Premier Technical Services Group (PTSG) has helped five friends raise more than £2,500 for charity Help for Heroes.
Event organiser Damien Bethall, along with his teammates Stepan Dewar, Michael Beech, David Smith and James Taylor, completed a gruelling 20-mile trek in the Brecon Beacons, which included climbing Pen-y-Fan, in seven hours on May 31.
PTSG, along with six other businesses, sponsored and supported the team throughout the challenge.
Damien said: “I would like to thanks all of our supporters and sponsor: PTSG; Spectrum Signs and Graphics; Illingham Ingham Timber Merchants; The Grosvenor Centre in Macclesfield, Fred’s Cafe in Macclesfield; Rainbow Cafe in Macclesfield and the Crying Freeman tattoo shop in Congleton. Special thanks also go to our families and the people of Macclesfield.”
Plans for the event started to be put in place two years when Damien decided to undertake a challenge to raise money for charity.
Help for Heroes supports those who have suffered life-changing injuries and illnesses while serving their country. This is provided through grants to individuals, grants to other services’ charities, capital build projects and four recovery centres across the UK.
“Help for Heroes is a very important charity and one, in my opinion, should not be needed in this day and age. But, never the less, it is,” he said.
“So, my research and planning began. I started by looking up all the wonderful and fantastic things that the charity do to help those wounded or suffering illness after combat and I was shocked to see how many individuals and establishments it has helped.
“The question I then asked myself is “how can I help?”. I began by looking into military life – which wasn’t that difficult to find people willing to talk about it coming from a military family – and the types of training they do to become the soldiers that we see in daily news reports from battlefields far from home. I was told stories of gruelling drill routines and long hikes in the mountains of South Wales, carrying huge rucksacks in summer heat and snowy winters.
“Then I heard the story that was the inspiration for my challenge. The story was that of the Fan Dance – a Special Air Service (SAS) recruitment challenge, which involved climbing the tallest peak in the Brecon Beacons, twice traveling more than 15 miles over rough ground as well as combatting weather that could change in a matter of minutes.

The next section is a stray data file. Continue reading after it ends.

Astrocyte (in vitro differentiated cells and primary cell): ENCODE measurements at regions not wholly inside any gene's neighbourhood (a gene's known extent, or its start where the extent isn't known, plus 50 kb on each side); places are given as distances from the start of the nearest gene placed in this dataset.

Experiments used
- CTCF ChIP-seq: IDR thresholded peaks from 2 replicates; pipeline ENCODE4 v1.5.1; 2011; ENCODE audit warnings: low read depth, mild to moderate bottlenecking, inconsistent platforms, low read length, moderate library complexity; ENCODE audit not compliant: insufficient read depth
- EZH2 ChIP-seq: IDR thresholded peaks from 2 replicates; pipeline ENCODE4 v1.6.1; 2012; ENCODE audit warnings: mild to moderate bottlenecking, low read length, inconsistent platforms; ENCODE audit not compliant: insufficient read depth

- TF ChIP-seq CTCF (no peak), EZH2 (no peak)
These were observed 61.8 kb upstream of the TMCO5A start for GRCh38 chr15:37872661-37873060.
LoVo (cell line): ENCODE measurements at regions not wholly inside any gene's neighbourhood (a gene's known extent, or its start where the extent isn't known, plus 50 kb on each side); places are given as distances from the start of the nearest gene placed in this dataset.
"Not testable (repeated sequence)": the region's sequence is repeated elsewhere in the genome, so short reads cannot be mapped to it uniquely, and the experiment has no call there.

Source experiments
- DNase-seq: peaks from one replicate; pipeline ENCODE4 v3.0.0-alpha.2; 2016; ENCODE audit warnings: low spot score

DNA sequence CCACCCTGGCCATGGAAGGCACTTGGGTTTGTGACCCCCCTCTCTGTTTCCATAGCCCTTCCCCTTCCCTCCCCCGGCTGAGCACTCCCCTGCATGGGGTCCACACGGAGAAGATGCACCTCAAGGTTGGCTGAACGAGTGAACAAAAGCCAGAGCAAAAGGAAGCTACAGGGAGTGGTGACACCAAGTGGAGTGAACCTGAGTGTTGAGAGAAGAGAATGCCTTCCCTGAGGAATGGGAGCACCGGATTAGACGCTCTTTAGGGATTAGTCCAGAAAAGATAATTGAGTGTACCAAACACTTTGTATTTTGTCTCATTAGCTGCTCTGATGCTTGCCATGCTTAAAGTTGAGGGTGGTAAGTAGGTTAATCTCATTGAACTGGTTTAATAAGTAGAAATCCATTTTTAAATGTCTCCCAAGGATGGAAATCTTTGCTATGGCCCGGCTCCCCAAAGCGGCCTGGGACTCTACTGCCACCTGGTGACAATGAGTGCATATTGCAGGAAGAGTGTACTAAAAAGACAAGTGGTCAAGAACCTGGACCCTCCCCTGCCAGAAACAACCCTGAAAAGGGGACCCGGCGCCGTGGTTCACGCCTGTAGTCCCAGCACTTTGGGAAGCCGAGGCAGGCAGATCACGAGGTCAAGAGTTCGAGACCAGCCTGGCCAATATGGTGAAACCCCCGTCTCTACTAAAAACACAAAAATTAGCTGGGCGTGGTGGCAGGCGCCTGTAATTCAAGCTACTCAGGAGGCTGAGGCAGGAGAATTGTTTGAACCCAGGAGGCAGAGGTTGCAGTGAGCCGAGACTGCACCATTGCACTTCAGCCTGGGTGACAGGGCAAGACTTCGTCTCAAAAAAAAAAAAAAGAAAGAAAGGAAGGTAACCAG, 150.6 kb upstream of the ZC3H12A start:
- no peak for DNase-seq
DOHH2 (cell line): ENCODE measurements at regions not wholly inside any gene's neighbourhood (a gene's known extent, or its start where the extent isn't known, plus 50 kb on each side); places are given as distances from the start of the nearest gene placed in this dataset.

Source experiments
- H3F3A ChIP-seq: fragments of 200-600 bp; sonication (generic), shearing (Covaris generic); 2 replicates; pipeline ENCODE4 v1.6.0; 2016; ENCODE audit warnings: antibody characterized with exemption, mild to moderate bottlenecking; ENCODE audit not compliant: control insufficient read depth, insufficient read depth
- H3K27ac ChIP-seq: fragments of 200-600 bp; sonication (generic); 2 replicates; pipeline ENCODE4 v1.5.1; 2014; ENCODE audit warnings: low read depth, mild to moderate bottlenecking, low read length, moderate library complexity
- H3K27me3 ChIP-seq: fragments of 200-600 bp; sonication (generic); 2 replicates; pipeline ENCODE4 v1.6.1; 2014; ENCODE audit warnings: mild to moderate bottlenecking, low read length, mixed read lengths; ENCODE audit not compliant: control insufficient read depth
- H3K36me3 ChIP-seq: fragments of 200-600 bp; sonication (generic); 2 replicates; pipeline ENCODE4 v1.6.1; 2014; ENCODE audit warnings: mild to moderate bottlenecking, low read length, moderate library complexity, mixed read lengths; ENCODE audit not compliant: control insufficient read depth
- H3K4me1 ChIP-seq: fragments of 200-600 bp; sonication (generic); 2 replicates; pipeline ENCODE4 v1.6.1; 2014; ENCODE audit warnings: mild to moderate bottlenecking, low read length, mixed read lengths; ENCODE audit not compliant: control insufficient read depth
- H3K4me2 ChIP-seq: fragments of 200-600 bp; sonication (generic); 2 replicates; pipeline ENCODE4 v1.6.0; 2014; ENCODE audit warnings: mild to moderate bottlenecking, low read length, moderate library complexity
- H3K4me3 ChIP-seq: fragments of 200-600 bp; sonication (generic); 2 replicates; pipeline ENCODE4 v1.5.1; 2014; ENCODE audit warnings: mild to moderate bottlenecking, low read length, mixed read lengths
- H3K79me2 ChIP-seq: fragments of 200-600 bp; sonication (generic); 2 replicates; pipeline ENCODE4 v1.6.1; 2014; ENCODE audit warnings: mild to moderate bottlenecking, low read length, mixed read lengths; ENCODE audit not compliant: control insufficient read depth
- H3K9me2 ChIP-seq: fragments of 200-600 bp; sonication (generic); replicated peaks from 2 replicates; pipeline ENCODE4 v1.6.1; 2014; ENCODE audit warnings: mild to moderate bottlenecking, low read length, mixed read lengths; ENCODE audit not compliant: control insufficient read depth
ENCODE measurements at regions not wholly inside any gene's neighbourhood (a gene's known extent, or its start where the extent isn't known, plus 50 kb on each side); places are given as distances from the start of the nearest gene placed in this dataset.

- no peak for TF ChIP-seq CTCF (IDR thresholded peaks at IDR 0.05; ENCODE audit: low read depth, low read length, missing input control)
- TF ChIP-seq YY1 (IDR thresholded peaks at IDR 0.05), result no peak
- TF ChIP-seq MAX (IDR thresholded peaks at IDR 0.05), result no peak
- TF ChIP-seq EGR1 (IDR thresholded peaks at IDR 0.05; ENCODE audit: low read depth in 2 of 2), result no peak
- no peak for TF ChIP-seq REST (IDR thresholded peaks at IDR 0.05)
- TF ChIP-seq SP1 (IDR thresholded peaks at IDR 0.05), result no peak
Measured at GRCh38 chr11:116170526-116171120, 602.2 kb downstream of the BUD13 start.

“Now, as I’m not in the military and have little or no ability to even dare to take on this near impossible task, I decided to create my own version of it. And so, The Help for Heroes Brecon Beacon Pen-y-Fan Challenge was created.”
Damien set about enlisting some of his closest friends and work colleagues and together began to write letters and emails asking for donations and sponsorship to support the event.
“After many weekends sat in the cold taking donations and sponsorships from passers-by in Macclesfield and pleading with companies and service partners for corporate sponsorship we had raised £2,500, and still counting,” he said.
“Finally, the day of the event was upon us. The five members of the team set out on Friday, May 30 on the three-hour drive from Macclesfield to Brecon, where we spent the night in a makeshift campsite not too far from the base of Pen-y-Fan. At 7:45am the next day we began our challenge.
“As the day was nice and we were making good time we decided as a team to take on some of the smaller peaks as well as Pen-y-Fan twice, increasing the total mileage to more than 20 miles which took the team a gruelling seven hours to complete.
“With blister covered feet and aches and pains, we finished the event with a sigh of relief and a feeling of great achievement. Now, all that is left to do is look back with fond memories and remember the day we took on a version of one of the most intense challenges of our time and were successful, all in the name of this wonderful charity which helps our service men and women who sacrifice so much in the service of our country. In the words of Winston Churchill “Never was so much owed by so many to so few”.